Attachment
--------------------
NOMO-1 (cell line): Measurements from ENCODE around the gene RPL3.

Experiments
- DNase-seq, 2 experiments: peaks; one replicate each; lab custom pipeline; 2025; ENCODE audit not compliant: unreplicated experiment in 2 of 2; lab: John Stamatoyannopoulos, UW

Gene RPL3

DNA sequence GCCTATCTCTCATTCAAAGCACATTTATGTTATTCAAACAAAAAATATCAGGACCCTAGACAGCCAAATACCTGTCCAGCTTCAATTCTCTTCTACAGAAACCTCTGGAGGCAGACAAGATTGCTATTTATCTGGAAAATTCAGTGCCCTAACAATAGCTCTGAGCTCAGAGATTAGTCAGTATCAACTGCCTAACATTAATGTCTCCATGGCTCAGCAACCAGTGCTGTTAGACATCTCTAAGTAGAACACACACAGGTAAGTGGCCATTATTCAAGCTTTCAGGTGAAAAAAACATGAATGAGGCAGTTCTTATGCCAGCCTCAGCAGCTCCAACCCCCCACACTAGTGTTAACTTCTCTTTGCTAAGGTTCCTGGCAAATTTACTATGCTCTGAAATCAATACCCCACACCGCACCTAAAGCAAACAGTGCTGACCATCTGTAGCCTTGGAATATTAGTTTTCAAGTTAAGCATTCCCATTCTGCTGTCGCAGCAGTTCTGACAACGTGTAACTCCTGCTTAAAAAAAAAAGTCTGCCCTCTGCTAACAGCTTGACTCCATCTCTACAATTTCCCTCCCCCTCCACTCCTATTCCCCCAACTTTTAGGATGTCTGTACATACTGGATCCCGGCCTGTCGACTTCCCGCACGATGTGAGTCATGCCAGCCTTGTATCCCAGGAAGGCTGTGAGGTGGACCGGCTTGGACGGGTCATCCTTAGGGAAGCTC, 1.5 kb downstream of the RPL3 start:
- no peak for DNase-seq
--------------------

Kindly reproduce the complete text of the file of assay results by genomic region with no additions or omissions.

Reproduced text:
NOMO-1 (cell line): Measurements from ENCODE around the gene RPL3.

Experiments
- DNase-seq, 2 experiments: peaks; one replicate each; lab custom pipeline; 2025; ENCODE audit not compliant: unreplicated experiment in 2 of 2; lab: John Stamatoyannopoulos, UW

Gene RPL3

DNA sequence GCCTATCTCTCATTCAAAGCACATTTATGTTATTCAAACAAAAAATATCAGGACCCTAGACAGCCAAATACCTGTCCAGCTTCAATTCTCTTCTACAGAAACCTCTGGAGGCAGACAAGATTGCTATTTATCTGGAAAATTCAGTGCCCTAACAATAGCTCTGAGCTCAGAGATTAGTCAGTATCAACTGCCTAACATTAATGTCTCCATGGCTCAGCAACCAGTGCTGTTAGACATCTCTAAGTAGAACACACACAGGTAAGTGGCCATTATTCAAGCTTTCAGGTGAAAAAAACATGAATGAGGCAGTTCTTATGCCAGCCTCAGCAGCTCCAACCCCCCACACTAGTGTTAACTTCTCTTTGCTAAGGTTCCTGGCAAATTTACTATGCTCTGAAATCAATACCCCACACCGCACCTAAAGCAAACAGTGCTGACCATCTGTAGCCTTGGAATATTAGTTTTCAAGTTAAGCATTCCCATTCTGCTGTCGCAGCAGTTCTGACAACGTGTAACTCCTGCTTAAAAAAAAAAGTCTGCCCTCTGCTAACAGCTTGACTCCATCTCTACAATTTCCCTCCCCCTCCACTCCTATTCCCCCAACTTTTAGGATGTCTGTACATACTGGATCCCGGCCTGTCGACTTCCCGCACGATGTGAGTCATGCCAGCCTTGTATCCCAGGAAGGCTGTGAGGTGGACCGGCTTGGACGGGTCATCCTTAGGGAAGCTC, 1.5 kb downstream of the RPL3 start:
- no peak for DNase-seq